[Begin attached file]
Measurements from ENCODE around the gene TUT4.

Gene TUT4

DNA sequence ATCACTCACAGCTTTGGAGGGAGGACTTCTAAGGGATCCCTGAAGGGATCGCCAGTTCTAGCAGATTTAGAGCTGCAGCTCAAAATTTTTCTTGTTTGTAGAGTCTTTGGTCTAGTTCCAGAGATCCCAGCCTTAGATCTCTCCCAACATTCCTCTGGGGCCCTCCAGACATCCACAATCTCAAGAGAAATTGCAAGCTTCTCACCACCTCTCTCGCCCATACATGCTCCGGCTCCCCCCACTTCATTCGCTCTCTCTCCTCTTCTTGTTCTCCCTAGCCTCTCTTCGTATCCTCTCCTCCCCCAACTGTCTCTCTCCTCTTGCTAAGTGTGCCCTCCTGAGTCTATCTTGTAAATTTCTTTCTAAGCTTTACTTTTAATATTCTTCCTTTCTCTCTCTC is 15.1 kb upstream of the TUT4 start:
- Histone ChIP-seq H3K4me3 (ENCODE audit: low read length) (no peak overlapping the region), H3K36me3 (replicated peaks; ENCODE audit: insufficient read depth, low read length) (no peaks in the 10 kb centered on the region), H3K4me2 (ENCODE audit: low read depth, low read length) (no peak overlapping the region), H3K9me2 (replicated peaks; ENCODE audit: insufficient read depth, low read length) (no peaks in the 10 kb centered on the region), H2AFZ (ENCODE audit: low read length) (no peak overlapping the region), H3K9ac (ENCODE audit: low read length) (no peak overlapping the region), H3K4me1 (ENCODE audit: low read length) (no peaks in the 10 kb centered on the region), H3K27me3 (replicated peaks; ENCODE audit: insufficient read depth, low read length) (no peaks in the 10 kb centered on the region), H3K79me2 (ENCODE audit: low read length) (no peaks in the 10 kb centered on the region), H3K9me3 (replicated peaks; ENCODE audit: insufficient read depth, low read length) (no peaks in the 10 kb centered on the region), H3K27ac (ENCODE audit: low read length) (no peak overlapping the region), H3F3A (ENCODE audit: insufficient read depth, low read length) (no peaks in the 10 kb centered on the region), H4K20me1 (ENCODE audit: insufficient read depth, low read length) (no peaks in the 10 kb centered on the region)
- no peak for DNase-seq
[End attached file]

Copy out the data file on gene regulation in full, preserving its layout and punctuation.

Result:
Measurements from ENCODE around the gene TUT4.

Gene TUT4

DNA sequence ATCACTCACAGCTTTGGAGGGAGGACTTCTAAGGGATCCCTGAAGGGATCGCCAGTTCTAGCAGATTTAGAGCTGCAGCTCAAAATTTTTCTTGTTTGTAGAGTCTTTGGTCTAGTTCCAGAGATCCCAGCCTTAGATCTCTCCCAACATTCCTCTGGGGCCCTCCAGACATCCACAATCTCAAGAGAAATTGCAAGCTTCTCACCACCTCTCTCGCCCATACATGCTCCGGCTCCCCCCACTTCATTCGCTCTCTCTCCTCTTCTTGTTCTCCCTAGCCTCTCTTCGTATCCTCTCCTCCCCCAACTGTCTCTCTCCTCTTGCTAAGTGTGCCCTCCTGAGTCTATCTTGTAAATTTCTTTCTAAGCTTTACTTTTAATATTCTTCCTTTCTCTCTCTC is 15.1 kb upstream of the TUT4 start:
- Histone ChIP-seq H3K4me3 (ENCODE audit: low read length) (no peak overlapping the region), H3K36me3 (replicated peaks; ENCODE audit: insufficient read depth, low read length) (no peaks in the 10 kb centered on the region), H3K4me2 (ENCODE audit: low read depth, low read length) (no peak overlapping the region), H3K9me2 (replicated peaks; ENCODE audit: insufficient read depth, low read length) (no peaks in the 10 kb centered on the region), H2AFZ (ENCODE audit: low read length) (no peak overlapping the region), H3K9ac (ENCODE audit: low read length) (no peak overlapping the region), H3K4me1 (ENCODE audit: low read length) (no peaks in the 10 kb centered on the region), H3K27me3 (replicated peaks; ENCODE audit: insufficient read depth, low read length) (no peaks in the 10 kb centered on the region), H3K79me2 (ENCODE audit: low read length) (no peaks in the 10 kb centered on the region), H3K9me3 (replicated peaks; ENCODE audit: insufficient read depth, low read length) (no peaks in the 10 kb centered on the region), H3K27ac (ENCODE audit: low read length) (no peak overlapping the region), H3F3A (ENCODE audit: insufficient read depth, low read length) (no peaks in the 10 kb centered on the region), H4K20me1 (ENCODE audit: insufficient read depth, low read length) (no peaks in the 10 kb centered on the region)
- no peak for DNase-seq